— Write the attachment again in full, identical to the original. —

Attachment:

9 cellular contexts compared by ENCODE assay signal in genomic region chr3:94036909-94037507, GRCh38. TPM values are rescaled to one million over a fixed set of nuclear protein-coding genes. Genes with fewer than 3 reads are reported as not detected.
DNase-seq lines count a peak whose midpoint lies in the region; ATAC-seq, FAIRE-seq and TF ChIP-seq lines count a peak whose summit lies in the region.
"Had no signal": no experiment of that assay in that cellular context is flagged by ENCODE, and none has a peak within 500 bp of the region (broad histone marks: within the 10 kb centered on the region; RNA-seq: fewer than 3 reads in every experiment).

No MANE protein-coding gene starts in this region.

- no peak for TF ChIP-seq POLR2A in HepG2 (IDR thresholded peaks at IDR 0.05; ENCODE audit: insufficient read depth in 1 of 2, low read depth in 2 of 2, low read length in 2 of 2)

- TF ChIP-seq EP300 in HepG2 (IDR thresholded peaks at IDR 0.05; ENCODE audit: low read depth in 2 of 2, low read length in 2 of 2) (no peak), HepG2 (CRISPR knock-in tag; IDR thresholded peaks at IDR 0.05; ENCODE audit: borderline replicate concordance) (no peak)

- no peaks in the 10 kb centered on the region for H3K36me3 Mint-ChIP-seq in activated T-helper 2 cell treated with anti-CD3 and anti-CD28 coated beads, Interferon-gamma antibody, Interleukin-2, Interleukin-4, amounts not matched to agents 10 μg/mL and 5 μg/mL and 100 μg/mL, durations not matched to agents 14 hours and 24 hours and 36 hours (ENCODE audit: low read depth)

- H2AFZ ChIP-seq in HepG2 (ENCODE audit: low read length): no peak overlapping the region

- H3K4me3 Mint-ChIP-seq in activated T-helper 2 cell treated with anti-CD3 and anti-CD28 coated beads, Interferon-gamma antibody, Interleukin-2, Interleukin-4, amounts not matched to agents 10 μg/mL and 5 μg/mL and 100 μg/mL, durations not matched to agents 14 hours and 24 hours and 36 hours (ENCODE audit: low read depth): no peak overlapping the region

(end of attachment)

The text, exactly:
9 cellular contexts compared by ENCODE assay signal in genomic region chr3:94036909-94037507, GRCh38. TPM values are rescaled to one million over a fixed set of nuclear protein-coding genes. Genes with fewer than 3 reads are reported as not detected.
DNase-seq lines count a peak whose midpoint lies in the region; ATAC-seq, FAIRE-seq and TF ChIP-seq lines count a peak whose summit lies in the region.
"Had no signal": no experiment of that assay in that cellular context is flagged by ENCODE, and none has a peak within 500 bp of the region (broad histone marks: within the 10 kb centered on the region; RNA-seq: fewer than 3 reads in every experiment).

No MANE protein-coding gene starts in this region.

- no peak for TF ChIP-seq POLR2A in HepG2 (IDR thresholded peaks at IDR 0.05; ENCODE audit: insufficient read depth in 1 of 2, low read depth in 2 of 2, low read length in 2 of 2)

- TF ChIP-seq EP300 in HepG2 (IDR thresholded peaks at IDR 0.05; ENCODE audit: low read depth in 2 of 2, low read length in 2 of 2) (no peak), HepG2 (CRISPR knock-in tag; IDR thresholded peaks at IDR 0.05; ENCODE audit: borderline replicate concordance) (no peak)

- no peaks in the 10 kb centered on the region for H3K36me3 Mint-ChIP-seq in activated T-helper 2 cell treated with anti-CD3 and anti-CD28 coated beads, Interferon-gamma antibody, Interleukin-2, Interleukin-4, amounts not matched to agents 10 μg/mL and 5 μg/mL and 100 μg/mL, durations not matched to agents 14 hours and 24 hours and 36 hours (ENCODE audit: low read depth)

- H2AFZ ChIP-seq in HepG2 (ENCODE audit: low read length): no peak overlapping the region

- H3K4me3 Mint-ChIP-seq in activated T-helper 2 cell treated with anti-CD3 and anti-CD28 coated beads, Interferon-gamma antibody, Interleukin-2, Interleukin-4, amounts not matched to agents 10 μg/mL and 5 μg/mL and 100 μg/mL, durations not matched to agents 14 hours and 24 hours and 36 hours (ENCODE audit: low read depth): no peak overlapping the region